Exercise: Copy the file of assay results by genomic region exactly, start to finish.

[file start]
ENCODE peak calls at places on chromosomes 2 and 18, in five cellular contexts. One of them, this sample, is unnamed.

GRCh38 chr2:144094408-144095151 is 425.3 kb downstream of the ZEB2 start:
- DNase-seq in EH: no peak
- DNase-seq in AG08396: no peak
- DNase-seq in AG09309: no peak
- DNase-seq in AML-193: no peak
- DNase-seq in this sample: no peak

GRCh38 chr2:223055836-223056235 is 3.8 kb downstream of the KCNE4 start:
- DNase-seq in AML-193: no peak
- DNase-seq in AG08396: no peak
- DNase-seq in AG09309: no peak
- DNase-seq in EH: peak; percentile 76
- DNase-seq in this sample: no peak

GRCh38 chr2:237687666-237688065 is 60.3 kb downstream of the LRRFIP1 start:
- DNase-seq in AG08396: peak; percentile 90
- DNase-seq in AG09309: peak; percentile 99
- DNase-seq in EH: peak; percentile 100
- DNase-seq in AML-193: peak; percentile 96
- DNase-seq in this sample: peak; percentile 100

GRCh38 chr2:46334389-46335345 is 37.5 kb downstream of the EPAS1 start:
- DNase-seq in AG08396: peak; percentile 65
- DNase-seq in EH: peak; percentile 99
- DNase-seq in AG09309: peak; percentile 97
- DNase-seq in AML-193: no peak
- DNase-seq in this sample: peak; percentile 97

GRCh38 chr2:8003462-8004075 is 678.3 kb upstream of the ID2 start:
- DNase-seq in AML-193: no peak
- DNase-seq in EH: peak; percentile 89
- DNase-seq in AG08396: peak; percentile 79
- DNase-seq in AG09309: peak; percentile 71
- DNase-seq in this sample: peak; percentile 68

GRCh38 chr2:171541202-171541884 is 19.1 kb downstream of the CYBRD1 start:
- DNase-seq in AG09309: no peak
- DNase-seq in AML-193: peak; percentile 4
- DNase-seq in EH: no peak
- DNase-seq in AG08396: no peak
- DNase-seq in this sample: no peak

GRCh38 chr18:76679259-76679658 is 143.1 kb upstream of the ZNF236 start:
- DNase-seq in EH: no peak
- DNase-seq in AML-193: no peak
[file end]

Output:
ENCODE peak calls at places on chromosomes 2 and 18, in five cellular contexts. One of them, this sample, is unnamed.

GRCh38 chr2:144094408-144095151 is 425.3 kb downstream of the ZEB2 start:
- DNase-seq in EH: no peak
- DNase-seq in AG08396: no peak
- DNase-seq in AG09309: no peak
- DNase-seq in AML-193: no peak
- DNase-seq in this sample: no peak

GRCh38 chr2:223055836-223056235 is 3.8 kb downstream of the KCNE4 start:
- DNase-seq in AML-193: no peak
- DNase-seq in AG08396: no peak
- DNase-seq in AG09309: no peak
- DNase-seq in EH: peak; percentile 76
- DNase-seq in this sample: no peak

GRCh38 chr2:237687666-237688065 is 60.3 kb downstream of the LRRFIP1 start:
- DNase-seq in AG08396: peak; percentile 90
- DNase-seq in AG09309: peak; percentile 99
- DNase-seq in EH: peak; percentile 100
- DNase-seq in AML-193: peak; percentile 96
- DNase-seq in this sample: peak; percentile 100

GRCh38 chr2:46334389-46335345 is 37.5 kb downstream of the EPAS1 start:
- DNase-seq in AG08396: peak; percentile 65
- DNase-seq in EH: peak; percentile 99
- DNase-seq in AG09309: peak; percentile 97
- DNase-seq in AML-193: no peak
- DNase-seq in this sample: peak; percentile 97

GRCh38 chr2:8003462-8004075 is 678.3 kb upstream of the ID2 start:
- DNase-seq in AML-193: no peak
- DNase-seq in EH: peak; percentile 89
- DNase-seq in AG08396: peak; percentile 79
- DNase-seq in AG09309: peak; percentile 71
- DNase-seq in this sample: peak; percentile 68

GRCh38 chr2:171541202-171541884 is 19.1 kb downstream of the CYBRD1 start:
- DNase-seq in AG09309: no peak
- DNase-seq in AML-193: peak; percentile 4
- DNase-seq in EH: no peak
- DNase-seq in AG08396: no peak
- DNase-seq in this sample: no peak

GRCh38 chr18:76679259-76679658 is 143.1 kb upstream of the ZNF236 start:
- DNase-seq in EH: no peak
- DNase-seq in AML-193: no peak